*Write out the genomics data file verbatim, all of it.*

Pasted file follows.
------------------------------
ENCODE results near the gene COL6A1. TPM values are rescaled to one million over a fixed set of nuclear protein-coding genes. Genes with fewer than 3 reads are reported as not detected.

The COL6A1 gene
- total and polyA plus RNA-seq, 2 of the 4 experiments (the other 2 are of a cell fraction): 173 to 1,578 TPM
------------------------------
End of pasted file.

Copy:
ENCODE results near the gene COL6A1. TPM values are rescaled to one million over a fixed set of nuclear protein-coding genes. Genes with fewer than 3 reads are reported as not detected.

The COL6A1 gene
- total and polyA plus RNA-seq, 2 of the 4 experiments (the other 2 are of a cell fraction): 173 to 1,578 TPM